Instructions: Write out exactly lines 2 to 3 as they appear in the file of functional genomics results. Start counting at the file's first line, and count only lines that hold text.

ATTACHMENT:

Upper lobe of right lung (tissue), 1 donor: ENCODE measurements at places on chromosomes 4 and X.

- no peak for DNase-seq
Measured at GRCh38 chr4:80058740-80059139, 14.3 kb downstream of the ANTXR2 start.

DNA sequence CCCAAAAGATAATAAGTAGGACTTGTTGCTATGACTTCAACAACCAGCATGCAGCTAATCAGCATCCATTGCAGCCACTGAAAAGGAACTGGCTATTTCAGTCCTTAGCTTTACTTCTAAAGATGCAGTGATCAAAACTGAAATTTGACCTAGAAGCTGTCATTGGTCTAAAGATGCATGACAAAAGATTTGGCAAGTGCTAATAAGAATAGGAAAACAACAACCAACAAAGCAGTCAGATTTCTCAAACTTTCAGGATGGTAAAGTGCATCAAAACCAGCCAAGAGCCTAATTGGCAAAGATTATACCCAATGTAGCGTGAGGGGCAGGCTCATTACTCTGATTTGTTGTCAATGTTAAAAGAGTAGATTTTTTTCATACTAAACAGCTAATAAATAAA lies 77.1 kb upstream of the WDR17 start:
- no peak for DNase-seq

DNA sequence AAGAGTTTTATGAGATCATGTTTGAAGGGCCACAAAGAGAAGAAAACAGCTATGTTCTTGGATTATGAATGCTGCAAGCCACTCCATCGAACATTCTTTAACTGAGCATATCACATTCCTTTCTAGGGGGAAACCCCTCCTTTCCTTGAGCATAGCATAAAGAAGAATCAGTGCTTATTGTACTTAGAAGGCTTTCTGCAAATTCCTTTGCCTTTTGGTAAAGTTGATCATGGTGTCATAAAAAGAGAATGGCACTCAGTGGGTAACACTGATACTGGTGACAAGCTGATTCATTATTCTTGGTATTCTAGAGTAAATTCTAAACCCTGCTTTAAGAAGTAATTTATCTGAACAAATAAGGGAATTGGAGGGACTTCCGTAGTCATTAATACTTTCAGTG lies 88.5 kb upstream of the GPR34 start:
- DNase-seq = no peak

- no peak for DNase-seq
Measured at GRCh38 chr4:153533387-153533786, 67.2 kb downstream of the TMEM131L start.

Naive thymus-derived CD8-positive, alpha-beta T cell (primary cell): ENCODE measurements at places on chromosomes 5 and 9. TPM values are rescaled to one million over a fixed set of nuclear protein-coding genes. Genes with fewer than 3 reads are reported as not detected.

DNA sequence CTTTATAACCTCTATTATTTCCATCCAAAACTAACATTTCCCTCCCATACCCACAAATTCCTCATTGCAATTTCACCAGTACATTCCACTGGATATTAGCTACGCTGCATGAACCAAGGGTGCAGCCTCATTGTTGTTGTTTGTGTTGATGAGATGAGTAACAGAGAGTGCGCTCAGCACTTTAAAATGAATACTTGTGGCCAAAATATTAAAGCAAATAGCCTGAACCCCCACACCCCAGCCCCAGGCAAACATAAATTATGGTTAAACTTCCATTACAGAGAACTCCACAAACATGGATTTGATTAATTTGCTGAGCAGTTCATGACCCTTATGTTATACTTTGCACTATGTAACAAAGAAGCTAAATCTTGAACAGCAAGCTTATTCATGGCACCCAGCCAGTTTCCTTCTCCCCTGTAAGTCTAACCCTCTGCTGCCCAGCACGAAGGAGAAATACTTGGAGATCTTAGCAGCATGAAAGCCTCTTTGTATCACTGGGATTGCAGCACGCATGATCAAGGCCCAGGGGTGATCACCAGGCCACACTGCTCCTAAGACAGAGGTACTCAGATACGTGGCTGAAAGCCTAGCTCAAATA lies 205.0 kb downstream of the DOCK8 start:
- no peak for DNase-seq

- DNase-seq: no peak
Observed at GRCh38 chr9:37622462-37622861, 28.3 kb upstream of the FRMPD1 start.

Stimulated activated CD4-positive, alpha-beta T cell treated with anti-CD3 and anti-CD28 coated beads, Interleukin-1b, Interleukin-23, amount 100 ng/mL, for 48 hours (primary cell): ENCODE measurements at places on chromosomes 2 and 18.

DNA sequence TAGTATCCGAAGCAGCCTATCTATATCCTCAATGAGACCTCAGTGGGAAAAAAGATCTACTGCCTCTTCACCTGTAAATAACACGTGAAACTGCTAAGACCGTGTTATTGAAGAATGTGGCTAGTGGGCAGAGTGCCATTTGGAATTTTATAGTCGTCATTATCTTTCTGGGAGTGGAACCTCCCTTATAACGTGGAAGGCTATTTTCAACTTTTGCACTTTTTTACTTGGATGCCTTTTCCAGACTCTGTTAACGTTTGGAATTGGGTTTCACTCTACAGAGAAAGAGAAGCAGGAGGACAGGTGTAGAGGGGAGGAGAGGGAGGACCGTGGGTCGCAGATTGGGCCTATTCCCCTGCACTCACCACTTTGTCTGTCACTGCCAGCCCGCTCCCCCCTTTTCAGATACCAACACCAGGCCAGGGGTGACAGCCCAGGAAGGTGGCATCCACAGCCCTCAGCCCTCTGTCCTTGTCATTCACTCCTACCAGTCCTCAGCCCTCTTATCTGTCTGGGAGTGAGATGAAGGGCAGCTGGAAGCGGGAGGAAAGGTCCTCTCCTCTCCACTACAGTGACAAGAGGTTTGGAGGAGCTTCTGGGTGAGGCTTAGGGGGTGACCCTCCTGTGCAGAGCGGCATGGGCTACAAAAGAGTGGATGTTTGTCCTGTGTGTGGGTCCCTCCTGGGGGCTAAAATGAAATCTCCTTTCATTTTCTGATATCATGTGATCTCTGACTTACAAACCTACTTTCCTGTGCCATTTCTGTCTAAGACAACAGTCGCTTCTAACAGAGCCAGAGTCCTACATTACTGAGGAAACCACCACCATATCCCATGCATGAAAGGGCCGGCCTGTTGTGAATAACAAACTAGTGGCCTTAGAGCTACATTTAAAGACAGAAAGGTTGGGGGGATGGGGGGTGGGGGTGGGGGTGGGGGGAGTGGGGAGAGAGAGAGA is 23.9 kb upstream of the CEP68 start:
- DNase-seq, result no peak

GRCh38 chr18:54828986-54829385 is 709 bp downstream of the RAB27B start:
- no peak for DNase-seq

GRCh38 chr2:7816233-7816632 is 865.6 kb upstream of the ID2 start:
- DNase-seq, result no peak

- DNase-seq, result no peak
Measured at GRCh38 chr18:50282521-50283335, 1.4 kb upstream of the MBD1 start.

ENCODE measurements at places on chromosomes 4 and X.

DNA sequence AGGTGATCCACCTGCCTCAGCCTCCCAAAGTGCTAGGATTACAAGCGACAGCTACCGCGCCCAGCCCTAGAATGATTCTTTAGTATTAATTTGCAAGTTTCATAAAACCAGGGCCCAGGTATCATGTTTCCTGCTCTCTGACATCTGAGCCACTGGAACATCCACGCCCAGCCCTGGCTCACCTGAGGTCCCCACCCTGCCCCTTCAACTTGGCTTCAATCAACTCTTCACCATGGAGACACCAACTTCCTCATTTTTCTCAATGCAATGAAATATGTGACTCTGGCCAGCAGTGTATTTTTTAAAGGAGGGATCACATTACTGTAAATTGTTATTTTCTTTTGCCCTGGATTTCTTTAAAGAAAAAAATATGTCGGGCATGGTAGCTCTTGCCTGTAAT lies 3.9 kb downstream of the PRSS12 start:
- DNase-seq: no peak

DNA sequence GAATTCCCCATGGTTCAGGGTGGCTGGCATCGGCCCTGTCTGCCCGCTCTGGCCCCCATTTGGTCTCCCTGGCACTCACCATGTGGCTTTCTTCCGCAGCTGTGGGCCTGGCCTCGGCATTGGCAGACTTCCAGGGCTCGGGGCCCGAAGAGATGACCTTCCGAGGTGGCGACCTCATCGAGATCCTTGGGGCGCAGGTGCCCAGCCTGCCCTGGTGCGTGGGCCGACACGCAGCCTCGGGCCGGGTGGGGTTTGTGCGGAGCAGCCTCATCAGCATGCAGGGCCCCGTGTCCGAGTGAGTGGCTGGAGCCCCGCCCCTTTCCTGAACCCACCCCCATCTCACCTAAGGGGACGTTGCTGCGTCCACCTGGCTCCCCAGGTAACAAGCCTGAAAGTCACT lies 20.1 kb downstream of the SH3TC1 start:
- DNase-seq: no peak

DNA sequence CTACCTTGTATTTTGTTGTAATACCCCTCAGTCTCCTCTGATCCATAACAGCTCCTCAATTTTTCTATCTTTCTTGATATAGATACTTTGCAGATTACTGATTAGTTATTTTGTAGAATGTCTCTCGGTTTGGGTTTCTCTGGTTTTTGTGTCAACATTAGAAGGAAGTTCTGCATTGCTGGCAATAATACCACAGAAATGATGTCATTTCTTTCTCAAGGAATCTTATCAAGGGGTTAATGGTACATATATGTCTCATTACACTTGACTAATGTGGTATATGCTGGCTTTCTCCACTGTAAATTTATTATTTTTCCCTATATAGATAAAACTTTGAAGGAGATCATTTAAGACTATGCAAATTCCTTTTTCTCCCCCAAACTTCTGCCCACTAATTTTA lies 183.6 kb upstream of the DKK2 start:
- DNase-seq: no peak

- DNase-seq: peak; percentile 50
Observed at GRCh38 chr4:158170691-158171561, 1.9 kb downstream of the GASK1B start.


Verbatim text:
- no peak for DNase-seq
Measured at GRCh38 chr4:80058740-80059139, 14.3 kb downstream of the ANTXR2 start.